By Jemima Kelly
LONDON (Reuters) - British online money transfer business TransferWise launched its U.S. operation on Tuesday, the first step of an international expansion that will use $58 million in new backing to compete with the likes of Western Union and MoneyGram.
TransferWise is among the biggest of a clutch of internet start-ups that have begun to challenge the dominance of the established companies and banks that provide money transfer services for ordinary consumers.
The new entrants seek to undercut the fees of their bigger rivals but need to increase volumes to make slender 1-3 percent margins feasible.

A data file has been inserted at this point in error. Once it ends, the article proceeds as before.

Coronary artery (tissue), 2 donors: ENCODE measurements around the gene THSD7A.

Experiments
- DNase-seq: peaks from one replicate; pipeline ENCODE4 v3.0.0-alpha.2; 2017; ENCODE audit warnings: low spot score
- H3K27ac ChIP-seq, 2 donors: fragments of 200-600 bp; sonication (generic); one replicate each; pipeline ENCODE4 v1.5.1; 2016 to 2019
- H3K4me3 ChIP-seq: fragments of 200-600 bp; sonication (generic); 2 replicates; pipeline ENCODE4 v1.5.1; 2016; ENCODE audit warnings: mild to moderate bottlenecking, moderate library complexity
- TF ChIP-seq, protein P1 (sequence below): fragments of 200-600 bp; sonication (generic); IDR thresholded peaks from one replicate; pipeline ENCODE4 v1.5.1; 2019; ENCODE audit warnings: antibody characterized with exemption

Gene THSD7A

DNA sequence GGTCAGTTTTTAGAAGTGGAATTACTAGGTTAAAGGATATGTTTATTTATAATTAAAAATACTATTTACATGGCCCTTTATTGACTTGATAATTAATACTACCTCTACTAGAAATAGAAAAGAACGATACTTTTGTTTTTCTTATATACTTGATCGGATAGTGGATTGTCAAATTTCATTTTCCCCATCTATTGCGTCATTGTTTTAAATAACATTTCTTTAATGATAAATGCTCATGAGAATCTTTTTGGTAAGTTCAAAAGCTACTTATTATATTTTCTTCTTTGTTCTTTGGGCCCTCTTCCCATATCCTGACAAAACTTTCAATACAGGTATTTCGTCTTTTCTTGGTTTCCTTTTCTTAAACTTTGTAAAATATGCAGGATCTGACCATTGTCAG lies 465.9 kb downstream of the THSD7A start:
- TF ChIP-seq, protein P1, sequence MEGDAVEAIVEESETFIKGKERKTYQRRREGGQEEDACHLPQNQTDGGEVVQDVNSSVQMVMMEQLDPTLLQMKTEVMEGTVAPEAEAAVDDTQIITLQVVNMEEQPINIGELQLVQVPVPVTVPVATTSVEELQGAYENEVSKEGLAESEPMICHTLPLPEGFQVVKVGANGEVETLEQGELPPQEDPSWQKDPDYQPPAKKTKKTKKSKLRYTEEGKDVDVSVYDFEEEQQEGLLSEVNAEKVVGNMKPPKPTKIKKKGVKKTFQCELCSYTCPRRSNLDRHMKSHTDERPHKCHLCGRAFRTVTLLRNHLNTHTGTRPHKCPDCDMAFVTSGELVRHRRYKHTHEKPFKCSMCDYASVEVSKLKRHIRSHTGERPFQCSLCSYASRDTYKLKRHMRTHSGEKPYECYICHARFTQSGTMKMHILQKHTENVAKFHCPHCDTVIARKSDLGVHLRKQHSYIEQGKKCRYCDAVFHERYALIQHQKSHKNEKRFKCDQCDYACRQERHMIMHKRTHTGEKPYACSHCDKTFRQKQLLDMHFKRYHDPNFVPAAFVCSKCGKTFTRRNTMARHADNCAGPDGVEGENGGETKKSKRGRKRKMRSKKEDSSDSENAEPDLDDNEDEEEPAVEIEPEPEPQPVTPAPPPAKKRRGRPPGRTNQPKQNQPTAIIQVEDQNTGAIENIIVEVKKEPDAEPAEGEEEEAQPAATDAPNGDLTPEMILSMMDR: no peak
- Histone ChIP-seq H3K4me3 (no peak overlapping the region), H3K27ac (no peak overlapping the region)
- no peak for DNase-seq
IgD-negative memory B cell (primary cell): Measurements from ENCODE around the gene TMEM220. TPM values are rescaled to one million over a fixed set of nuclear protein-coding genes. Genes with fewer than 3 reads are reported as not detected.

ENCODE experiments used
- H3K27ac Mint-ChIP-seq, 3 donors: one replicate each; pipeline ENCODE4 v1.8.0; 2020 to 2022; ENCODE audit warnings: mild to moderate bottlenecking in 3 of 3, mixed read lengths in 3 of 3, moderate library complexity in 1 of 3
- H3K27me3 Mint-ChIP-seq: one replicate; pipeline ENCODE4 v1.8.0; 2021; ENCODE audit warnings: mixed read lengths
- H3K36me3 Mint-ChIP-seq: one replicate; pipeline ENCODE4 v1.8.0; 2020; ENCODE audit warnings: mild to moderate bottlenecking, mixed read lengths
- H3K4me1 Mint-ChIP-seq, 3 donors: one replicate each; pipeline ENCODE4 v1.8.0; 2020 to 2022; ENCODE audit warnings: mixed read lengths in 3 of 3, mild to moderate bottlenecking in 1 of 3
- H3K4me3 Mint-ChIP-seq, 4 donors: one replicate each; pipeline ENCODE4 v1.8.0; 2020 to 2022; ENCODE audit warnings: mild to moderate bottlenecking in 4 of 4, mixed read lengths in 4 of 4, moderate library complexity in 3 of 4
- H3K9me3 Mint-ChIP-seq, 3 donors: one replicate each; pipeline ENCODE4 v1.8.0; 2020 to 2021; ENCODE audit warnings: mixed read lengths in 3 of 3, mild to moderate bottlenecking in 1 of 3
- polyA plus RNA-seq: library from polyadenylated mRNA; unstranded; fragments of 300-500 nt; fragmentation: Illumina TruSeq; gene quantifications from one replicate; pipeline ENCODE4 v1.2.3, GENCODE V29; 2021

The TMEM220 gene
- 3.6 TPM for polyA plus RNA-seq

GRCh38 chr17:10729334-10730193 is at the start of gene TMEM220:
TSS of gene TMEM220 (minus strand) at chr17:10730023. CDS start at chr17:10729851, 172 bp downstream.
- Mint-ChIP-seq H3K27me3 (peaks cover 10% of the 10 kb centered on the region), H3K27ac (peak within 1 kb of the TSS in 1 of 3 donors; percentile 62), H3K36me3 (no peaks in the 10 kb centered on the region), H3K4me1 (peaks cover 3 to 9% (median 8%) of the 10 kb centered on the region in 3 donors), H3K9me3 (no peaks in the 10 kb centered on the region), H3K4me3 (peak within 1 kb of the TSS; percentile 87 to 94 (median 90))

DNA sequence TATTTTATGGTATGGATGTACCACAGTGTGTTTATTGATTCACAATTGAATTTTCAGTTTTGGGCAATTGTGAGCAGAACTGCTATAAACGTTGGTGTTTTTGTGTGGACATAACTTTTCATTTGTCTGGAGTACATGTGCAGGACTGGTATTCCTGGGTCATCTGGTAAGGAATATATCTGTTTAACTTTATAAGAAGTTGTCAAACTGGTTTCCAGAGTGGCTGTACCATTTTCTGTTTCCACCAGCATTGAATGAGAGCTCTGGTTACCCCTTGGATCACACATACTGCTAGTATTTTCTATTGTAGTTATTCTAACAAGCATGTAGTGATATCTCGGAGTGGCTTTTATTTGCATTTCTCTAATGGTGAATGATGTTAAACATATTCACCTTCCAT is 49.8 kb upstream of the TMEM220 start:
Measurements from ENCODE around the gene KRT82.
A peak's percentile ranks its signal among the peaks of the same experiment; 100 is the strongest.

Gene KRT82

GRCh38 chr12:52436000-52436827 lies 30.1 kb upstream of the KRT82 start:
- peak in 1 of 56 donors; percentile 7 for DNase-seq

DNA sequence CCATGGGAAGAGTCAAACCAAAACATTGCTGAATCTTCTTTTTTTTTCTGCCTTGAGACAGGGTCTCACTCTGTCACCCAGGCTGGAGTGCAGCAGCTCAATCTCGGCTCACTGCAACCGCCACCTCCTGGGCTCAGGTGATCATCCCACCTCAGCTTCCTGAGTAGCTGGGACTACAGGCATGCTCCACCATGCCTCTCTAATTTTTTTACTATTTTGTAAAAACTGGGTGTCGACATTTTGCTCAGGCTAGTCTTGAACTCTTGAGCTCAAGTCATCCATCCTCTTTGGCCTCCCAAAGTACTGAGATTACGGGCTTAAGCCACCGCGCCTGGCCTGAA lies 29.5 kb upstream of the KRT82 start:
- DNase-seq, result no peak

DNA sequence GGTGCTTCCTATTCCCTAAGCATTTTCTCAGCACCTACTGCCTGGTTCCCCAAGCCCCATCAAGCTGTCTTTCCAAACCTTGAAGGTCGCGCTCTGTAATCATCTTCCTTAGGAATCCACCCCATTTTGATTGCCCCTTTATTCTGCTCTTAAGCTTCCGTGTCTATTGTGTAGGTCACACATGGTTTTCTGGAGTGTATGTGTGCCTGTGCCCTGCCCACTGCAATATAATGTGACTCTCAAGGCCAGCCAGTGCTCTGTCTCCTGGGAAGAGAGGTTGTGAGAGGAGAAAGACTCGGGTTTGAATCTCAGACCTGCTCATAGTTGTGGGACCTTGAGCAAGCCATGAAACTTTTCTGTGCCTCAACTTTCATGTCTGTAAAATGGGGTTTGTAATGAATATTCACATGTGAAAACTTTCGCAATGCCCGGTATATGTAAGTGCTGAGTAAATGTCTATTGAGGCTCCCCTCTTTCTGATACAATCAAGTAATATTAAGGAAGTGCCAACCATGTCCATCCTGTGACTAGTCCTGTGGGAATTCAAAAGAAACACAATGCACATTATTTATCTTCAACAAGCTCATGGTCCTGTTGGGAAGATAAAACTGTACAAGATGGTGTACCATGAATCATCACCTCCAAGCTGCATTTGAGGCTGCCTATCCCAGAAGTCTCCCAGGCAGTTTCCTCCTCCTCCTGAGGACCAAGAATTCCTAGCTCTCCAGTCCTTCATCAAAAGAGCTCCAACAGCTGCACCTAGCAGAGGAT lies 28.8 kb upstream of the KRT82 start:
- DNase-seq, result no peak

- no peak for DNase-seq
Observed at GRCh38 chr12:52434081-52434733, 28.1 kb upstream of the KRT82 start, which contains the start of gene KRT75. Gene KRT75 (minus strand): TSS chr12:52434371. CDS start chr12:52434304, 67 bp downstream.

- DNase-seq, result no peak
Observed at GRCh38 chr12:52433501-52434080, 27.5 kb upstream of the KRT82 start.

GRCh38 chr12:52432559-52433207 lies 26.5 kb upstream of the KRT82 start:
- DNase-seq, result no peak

Initially trading only sterling and euros, TransferWise now offers 292 currency routes, between major currencies such as the yen and U.S. dollar to emerging currencies such as the Indian rupee and the Philippine peso.
It plans to launch a further 300 currency routes in the next year as it seeks to build on the $3 billion-plus transferred through the platform so far. The company says monthly volumes of money transferred are growing at between 15 and 20 percent a month.
"Launching in the United States is a massive milestone for us," said Taavet Hinrikus, who founded the company in 2011 with fellow Estonian Kristo Kaarmann.
"Expats in the U.S. will no longer have to pay extortionate and unfair bank fees for international money transfers."
TransferWise, which has drawn backing from U.S. venture capital firm Andreesson Horowitz and British billionaire Richard Branson, said that it also plans to open new branches in Germany and Australia.
(Editing by David Goodman)